After the Cultural Revolution, Chinese society had been ravaged, and there was a sense that China needed democracy. Even the Party conservatives thought that these were just grassroots elections, and allowing the people to vote in a few petty bureaucrats wouldn’t impact anything. In 1980, the Party center promulgated a new election law, which said that apart from the regular channels of nominating candidates—social organizations [affiliated with the Party], Party organizations, and unions [controlled by the Party]—individual citizens can also nominate themselves to be candidates, as long as they have three people to second their nomination. The updated rules also stated that candidates could engage in publicity. This was an opening for electioneering in China.
Back then, the elections weren’t held at the same time across the country. For instance, Shanghai’s and Sichuan’s were a bit earlier in the year, and Beijing’s was held last. This was probably because Beijing is the political capital, and political passions there run hotter than elsewhere. Stacking Beijing last was about limiting the influence of the elections.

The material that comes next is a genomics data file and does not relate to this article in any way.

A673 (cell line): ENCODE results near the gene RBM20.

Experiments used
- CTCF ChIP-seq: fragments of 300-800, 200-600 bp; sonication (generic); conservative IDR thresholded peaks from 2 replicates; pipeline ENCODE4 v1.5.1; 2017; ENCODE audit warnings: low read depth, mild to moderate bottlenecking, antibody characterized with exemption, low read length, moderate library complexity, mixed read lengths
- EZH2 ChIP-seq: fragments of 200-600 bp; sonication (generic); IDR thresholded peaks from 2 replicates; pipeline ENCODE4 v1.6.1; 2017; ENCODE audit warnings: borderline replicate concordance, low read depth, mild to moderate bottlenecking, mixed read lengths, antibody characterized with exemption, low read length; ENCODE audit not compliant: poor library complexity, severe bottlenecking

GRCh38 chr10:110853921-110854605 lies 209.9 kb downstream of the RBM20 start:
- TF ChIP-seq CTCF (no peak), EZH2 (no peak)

As elections were held around China, university campuses became very active. At Fudan University in Shanghai, undergraduates in the Chinese language department, philosophy department, and also graduate students, became candidates. This was reported in “China Youth Daily.” The elections in Beijing were held in November, and Haidian District, which has a concentration of universities, came last. Back then Li Shengping (李胜平), who was studying in Xicheng District at one of Peking University’s branch campuses, stood for election and won. He was one of the activists involved in the Democracy Wall (民主墙) and an editor of the “Beijing Spring” (北京之春) magazine. He was also involved in the April 5th incident, 1976.
Because Haidian District had so many universities, the election activities there were especially active. Peking University was divided into two electoral constituencies: one for faculty, workers, and their families, and another for students and graduate students. The constituency for undergrads and graduate students elected two representatives, and 20-30 people ran as candidates. A range of activities were held to attract votes, including public debates, question-and-answer sessions, and so on. For about a month or more Peking University was soaked in the atmosphere of the election.
An important feature of the Peking University elections is that even though the post was for a largely irrelevant district representative, the political ideas proposed were of national significance: namely, how to foster the democratization of China. Actually, everyone was clear on what was really going on, which is that we were simply using the platform of an election to express our views to the government. I suspect that this is something the authorities didn’t anticipate. They thought that because the issues county- and district-level deputies can get involved in are so minor, there’s no political significance to the process at all.